Is vomiting after head injury a dangerous sign?
While dizziness and nausea are normal side effects of head injury, vomiting can be a sign of a worse condition. However, a single episode of vomiting is not usually a cause for alarm.
Today you will learn what causes vomiting after head injury and what it means for recovery. Plus, we’ll show you some helpful home remedies that can treat persistent nausea and vomiting.
Causes of Vomiting After Head Injury
There are several possible causes of vomiting after head injury. These include:
- Vestibular dysfunction. An injury to the cerebellum or inner ear can cause balance and dizziness problems, which can trigger vomiting in some people.
- Migraines. Some head injuries cause severe headaches or migraines, which again can trigger vomiting.
- Skull fracture. A skull fracture will also cause extreme pain which can lead to vomiting.
- Hematoma. A hematoma is a dangerous collection of blood on the surface of the brain. One of the signs of a hematoma is repeated vomiting.
Although vomiting can be a sign of a hematoma, a hematoma is usually accompanied by more than one symptom. Some other signs of a hematoma include:
- Steadily worsening headache
- One dilated pupil
- Loss of consciousness
- Slurred speech
Therefore, if a person vomits after a head injury but does not display these other symptoms, they most likely do not have a hematoma. However, it is still a good idea to have them checked by a doctor.
What Does Vomiting After Head Injury Mean?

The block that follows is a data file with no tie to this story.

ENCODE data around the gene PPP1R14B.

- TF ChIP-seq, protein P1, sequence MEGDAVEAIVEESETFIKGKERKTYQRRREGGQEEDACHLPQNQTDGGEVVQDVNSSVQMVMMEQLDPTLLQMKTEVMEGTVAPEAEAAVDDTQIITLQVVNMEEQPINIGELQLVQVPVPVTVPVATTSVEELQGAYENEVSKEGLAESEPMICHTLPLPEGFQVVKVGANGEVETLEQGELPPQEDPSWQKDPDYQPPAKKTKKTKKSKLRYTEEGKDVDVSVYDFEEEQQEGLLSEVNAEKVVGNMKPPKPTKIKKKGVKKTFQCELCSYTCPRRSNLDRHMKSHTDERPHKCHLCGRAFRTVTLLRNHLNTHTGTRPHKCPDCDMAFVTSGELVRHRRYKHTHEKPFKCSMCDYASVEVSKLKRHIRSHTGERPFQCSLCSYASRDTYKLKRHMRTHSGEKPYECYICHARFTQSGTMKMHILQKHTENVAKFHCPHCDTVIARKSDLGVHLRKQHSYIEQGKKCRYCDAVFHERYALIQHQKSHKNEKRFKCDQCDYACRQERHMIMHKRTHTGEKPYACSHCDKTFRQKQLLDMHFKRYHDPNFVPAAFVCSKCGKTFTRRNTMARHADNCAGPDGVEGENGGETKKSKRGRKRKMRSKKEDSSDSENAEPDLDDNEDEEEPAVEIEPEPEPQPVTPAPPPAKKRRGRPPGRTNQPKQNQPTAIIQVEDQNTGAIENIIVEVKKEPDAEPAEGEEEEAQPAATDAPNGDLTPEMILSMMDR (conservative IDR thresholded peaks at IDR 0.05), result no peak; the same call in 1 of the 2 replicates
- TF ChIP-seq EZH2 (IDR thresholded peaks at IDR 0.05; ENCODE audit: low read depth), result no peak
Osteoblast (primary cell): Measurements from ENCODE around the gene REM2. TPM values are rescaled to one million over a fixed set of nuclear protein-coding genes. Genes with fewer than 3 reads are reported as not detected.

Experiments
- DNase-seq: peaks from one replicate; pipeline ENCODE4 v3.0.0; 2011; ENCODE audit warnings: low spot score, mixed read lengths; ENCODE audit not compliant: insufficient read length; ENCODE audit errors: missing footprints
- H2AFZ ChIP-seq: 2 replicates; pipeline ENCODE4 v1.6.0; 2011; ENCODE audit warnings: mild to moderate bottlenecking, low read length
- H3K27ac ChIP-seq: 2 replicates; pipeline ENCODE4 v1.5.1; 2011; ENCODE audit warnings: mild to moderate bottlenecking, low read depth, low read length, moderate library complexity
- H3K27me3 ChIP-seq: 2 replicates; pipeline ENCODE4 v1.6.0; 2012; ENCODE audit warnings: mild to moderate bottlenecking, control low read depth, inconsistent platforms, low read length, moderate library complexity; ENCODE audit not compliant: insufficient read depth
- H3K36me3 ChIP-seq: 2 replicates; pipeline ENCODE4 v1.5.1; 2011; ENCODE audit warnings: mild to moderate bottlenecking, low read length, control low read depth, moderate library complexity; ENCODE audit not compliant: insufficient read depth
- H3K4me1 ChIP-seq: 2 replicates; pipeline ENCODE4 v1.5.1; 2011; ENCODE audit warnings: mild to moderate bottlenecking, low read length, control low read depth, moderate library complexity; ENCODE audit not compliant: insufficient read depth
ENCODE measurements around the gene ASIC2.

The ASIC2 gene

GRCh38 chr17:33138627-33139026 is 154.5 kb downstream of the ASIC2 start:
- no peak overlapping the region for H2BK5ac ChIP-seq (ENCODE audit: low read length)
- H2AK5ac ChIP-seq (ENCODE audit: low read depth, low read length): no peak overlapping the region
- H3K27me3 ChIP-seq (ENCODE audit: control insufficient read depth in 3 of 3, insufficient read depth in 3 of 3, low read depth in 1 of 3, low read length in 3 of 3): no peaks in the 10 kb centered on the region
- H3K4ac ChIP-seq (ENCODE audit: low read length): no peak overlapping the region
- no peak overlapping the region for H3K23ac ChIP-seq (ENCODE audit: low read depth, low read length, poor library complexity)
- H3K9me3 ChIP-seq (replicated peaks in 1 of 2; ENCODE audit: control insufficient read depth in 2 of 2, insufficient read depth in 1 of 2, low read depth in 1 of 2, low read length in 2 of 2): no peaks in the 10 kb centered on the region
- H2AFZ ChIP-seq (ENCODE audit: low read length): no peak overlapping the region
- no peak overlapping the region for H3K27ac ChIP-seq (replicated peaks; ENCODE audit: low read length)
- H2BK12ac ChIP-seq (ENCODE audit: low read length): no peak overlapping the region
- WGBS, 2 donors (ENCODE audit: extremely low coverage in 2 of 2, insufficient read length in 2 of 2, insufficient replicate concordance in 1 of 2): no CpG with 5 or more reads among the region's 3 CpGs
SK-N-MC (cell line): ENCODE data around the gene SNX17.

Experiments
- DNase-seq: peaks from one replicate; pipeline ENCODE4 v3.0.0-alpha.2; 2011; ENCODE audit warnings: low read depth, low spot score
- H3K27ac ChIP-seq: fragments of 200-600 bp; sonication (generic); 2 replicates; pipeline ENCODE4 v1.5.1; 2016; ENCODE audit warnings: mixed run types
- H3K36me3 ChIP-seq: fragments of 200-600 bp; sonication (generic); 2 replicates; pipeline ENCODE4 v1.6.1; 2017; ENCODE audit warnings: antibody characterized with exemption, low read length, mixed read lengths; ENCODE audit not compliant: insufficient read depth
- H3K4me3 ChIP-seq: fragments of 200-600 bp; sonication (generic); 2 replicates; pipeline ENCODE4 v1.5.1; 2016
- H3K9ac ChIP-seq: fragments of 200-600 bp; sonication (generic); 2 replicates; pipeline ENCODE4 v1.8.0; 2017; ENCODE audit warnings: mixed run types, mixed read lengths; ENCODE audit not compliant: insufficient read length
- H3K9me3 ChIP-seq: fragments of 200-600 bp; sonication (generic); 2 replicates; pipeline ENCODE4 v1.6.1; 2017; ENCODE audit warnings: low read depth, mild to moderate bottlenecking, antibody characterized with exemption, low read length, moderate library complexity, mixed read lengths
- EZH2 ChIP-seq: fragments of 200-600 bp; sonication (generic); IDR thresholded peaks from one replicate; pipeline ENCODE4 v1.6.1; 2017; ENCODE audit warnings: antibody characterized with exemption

Some studies have found that vomiting after a concussion is frequently associated with a skull fracture.
In fact, in a comprehensive study that examined over 5000 head injury patients, post-traumatic vomiting increased the risk of skull fracture by four-fold.
However, other studies have also shown that a single, isolated incidence of vomiting after a head injury does not increase the risk of an intracranial injury.
In other words, vomiting on its own is not an indicator of serious injury, but only if it is combined with other symptoms.
How Long Does Vomiting Last?
Vomiting can occur several days or weeks after a head injury, depending on how severe the concussion was. However, it should decrease in frequency as time passes.
If it does not decrease, call your doctor immediately.
Violent, persistent vomiting that occurs directly after a head injury is a more serious sign than one or two vomiting incidents separated by several hours.
If the person cannot stop vomiting and cannot keep any food or liquids down, get them to the hospital right away.
Treating Vomiting After Head Injury
Once your doctor has ruled out any serious conditions causing your nausea, there are some home remedies for nausea that you can try. These can help you reduce vomiting.
1. Deep Breaths
Research has shown that taking deep, controlled breaths activates the parasympathetic nervous system. This reduces the biological response that triggers vomiting and nausea.
Deep breathing can also calm anxiety, which can help reduce nausea.